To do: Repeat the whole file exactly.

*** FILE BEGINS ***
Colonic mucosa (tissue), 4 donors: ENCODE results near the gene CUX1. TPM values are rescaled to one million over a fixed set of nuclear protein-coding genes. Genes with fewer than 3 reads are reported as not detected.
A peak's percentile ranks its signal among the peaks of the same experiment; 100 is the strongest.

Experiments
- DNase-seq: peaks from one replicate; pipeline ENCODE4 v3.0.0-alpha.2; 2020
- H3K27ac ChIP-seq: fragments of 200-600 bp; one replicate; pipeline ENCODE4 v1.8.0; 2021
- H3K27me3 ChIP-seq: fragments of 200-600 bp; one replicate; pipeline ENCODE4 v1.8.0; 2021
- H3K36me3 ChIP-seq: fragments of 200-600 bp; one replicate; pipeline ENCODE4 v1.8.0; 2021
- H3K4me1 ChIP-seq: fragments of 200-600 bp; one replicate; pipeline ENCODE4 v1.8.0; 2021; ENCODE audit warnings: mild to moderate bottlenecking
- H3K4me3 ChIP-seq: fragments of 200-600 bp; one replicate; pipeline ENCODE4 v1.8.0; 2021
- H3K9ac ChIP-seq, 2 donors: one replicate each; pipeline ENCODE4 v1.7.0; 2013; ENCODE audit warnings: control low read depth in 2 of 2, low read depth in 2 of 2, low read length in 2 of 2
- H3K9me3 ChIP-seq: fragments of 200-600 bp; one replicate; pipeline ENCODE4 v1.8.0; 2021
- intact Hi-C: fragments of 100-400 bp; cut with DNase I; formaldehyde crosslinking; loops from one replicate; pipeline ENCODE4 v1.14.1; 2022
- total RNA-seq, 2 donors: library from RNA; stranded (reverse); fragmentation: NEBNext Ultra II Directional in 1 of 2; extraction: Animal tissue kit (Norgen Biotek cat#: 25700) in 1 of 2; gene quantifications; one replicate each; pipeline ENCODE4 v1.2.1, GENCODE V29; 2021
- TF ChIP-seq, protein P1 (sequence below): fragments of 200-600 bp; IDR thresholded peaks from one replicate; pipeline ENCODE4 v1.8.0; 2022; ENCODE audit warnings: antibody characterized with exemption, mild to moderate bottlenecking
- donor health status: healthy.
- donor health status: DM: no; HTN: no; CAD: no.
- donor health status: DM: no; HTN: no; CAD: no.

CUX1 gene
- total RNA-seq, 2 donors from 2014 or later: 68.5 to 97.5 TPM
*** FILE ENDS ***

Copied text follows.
Colonic mucosa (tissue), 4 donors: ENCODE results near the gene CUX1. TPM values are rescaled to one million over a fixed set of nuclear protein-coding genes. Genes with fewer than 3 reads are reported as not detected.
A peak's percentile ranks its signal among the peaks of the same experiment; 100 is the strongest.

Experiments
- DNase-seq: peaks from one replicate; pipeline ENCODE4 v3.0.0-alpha.2; 2020
- H3K27ac ChIP-seq: fragments of 200-600 bp; one replicate; pipeline ENCODE4 v1.8.0; 2021
- H3K27me3 ChIP-seq: fragments of 200-600 bp; one replicate; pipeline ENCODE4 v1.8.0; 2021
- H3K36me3 ChIP-seq: fragments of 200-600 bp; one replicate; pipeline ENCODE4 v1.8.0; 2021
- H3K4me1 ChIP-seq: fragments of 200-600 bp; one replicate; pipeline ENCODE4 v1.8.0; 2021; ENCODE audit warnings: mild to moderate bottlenecking
- H3K4me3 ChIP-seq: fragments of 200-600 bp; one replicate; pipeline ENCODE4 v1.8.0; 2021
- H3K9ac ChIP-seq, 2 donors: one replicate each; pipeline ENCODE4 v1.7.0; 2013; ENCODE audit warnings: control low read depth in 2 of 2, low read depth in 2 of 2, low read length in 2 of 2
- H3K9me3 ChIP-seq: fragments of 200-600 bp; one replicate; pipeline ENCODE4 v1.8.0; 2021
- intact Hi-C: fragments of 100-400 bp; cut with DNase I; formaldehyde crosslinking; loops from one replicate; pipeline ENCODE4 v1.14.1; 2022
- total RNA-seq, 2 donors: library from RNA; stranded (reverse); fragmentation: NEBNext Ultra II Directional in 1 of 2; extraction: Animal tissue kit (Norgen Biotek cat#: 25700) in 1 of 2; gene quantifications; one replicate each; pipeline ENCODE4 v1.2.1, GENCODE V29; 2021
- TF ChIP-seq, protein P1 (sequence below): fragments of 200-600 bp; IDR thresholded peaks from one replicate; pipeline ENCODE4 v1.8.0; 2022; ENCODE audit warnings: antibody characterized with exemption, mild to moderate bottlenecking
- donor health status: healthy.
- donor health status: DM: no; HTN: no; CAD: no.
- donor health status: DM: no; HTN: no; CAD: no.

CUX1 gene
- total RNA-seq, 2 donors from 2014 or later: 68.5 to 97.5 TPM